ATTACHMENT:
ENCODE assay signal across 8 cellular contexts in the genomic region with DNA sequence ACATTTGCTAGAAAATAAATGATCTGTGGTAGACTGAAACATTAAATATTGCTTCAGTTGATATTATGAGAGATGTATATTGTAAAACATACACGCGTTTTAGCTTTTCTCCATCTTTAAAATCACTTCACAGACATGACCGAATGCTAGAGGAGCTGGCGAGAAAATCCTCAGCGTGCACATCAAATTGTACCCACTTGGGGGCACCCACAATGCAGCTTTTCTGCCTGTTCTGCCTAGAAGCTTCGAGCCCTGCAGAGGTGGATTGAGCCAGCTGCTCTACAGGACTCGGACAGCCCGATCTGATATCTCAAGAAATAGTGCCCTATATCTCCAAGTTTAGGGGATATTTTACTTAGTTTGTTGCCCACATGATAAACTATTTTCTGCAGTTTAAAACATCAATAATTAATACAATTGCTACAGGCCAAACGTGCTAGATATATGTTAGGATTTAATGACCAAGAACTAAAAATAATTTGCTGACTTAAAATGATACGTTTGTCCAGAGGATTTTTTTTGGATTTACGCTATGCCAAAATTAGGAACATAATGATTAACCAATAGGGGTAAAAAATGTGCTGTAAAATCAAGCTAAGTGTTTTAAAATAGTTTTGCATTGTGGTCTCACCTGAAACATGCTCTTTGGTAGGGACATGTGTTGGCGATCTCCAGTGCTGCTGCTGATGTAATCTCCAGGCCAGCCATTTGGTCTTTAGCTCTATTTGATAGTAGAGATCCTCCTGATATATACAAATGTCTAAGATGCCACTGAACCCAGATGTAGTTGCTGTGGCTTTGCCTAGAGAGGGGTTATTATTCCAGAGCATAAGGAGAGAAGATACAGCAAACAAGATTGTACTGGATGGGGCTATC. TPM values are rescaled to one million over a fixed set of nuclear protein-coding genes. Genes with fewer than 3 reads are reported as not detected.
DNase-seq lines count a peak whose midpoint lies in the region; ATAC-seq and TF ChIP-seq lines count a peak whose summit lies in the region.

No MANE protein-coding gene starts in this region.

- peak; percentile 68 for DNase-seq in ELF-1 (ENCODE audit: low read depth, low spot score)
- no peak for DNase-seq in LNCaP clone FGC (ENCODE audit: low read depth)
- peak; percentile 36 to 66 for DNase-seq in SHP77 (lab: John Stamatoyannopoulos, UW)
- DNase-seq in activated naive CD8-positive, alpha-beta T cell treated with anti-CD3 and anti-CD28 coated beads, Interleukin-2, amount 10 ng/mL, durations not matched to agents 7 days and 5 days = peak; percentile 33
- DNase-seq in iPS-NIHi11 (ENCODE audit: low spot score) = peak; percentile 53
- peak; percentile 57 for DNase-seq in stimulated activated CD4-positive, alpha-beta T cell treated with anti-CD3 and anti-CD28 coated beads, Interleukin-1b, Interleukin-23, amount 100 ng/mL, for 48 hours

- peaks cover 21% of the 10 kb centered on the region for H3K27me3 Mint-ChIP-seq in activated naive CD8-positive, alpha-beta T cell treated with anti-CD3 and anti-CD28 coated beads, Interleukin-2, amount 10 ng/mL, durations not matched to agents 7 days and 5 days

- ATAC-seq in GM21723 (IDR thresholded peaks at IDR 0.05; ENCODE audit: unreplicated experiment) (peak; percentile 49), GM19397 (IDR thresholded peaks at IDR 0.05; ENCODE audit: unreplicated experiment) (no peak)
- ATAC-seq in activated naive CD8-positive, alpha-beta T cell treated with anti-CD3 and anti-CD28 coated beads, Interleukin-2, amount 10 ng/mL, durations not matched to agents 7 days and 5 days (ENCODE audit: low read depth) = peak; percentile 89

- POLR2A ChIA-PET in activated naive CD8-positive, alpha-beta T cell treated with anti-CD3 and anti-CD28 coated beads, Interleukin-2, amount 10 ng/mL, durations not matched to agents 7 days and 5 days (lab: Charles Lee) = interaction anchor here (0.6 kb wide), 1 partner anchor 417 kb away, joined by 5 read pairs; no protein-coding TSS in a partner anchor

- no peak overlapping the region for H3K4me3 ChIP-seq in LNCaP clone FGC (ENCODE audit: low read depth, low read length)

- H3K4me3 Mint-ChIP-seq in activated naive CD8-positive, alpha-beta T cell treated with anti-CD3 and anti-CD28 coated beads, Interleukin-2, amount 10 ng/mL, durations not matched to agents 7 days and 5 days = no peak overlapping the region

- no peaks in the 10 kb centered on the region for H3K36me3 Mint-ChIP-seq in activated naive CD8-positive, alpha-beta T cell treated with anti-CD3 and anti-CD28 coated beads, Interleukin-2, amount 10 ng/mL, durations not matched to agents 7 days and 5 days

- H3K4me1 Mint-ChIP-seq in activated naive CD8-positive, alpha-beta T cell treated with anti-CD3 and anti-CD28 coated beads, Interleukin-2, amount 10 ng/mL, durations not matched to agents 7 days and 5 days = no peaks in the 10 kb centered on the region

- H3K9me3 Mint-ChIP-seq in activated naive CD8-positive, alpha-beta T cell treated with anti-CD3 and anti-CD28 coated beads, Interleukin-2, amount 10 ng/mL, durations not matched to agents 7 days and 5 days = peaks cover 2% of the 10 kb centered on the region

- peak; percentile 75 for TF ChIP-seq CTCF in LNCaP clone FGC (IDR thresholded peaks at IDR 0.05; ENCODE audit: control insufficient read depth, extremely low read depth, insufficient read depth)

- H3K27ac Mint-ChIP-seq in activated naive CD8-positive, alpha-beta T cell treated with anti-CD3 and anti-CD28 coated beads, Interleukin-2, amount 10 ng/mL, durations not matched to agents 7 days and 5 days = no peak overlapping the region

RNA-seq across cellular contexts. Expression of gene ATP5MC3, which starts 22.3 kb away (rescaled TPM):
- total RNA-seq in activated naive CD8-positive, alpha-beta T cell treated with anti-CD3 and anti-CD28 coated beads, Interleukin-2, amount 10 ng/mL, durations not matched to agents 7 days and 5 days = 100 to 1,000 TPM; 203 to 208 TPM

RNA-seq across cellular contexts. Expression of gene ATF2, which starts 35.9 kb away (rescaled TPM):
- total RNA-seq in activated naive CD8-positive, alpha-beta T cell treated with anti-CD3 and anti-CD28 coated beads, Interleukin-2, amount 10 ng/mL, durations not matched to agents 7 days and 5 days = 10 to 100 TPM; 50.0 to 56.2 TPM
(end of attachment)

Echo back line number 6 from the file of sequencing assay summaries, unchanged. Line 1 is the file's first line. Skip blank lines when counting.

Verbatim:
- peak; percentile 36 to 66 for DNase-seq in SHP77 (lab: John Stamatoyannopoulos, UW)